4.  I don’t think conventional risk adjustments address the situation of the older investor.  At some point, an investor’s goal changes from trying to accumulate more wealth to trying to preserve the wealth he has.  Beating the S&P 500 goes out the window and preserving income walks in the front door.

In addition, the more cautious attitude an older investor may have will likely be reinforced if he has a financial advisor.  Besides the client’s financial health, the advisor also has to consider the possibility that he may be sued by the client’s heirs if the investments have gone down in value.  Remember, customers of traditional brokers often have discount brokerage accounts as well, where they do trading based on the “full service” broker’s advice.  Why?  …to avoid the high fees the latter charges, and that the client thinks are out of line with the value of the advice received.

In other words, underperformance vs. the market may be a function of increased risk aversion, not cognitive decline.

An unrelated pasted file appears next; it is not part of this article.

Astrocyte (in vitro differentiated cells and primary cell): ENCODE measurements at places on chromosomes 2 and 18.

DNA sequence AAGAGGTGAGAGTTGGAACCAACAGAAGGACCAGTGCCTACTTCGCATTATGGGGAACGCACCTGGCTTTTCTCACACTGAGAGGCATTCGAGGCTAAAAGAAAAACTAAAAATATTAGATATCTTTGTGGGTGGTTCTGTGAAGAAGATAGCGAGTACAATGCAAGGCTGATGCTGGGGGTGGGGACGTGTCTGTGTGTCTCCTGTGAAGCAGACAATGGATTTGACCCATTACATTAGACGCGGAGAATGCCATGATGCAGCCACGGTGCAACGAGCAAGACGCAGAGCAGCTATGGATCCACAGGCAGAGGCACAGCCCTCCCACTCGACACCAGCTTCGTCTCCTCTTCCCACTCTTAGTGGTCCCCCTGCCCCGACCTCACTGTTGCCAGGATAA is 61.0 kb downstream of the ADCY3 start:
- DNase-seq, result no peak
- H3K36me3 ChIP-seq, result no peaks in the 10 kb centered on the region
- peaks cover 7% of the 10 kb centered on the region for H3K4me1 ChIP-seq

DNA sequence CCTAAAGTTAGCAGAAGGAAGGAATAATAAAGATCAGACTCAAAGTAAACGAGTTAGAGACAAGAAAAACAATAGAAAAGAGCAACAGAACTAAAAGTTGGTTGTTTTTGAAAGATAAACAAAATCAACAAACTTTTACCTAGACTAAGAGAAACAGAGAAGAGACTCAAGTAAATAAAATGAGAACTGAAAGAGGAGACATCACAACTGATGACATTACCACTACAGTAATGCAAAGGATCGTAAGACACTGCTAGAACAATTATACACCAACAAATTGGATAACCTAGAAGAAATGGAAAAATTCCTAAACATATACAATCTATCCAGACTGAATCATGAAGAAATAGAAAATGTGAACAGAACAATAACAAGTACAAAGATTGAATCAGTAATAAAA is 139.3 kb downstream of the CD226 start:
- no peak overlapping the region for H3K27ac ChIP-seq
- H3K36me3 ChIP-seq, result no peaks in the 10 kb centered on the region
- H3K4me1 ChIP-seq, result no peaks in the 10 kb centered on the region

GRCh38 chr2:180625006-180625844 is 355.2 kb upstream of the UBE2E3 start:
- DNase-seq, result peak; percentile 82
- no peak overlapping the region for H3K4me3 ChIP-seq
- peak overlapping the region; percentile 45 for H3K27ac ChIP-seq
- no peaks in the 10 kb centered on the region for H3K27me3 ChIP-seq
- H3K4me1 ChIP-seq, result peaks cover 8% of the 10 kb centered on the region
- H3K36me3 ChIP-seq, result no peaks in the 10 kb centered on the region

What I think is important

I usually don’t like newspaper articles about investing, but I thought the Wall Street Journal one was pretty good.

1.  Simplify your investments, so that you are able monitor them in the time you are willing to devote to this.

2.  Have a backup plan for if you become sick or otherwise unable to spend time on investing–in other words, how do you get from where you are now to total indexing.

3.  Have records that allow you, or some one else, to determine things like cost basis.  Be especially careful if you have (as many people do) brokerage accounts you’ve closed but which contain cost data for stocks you’ve transferred elsewhere.  If you hold actual physical stock certificates, make sure that you have a separate list of what you own, in case the certificates become lost or damaged.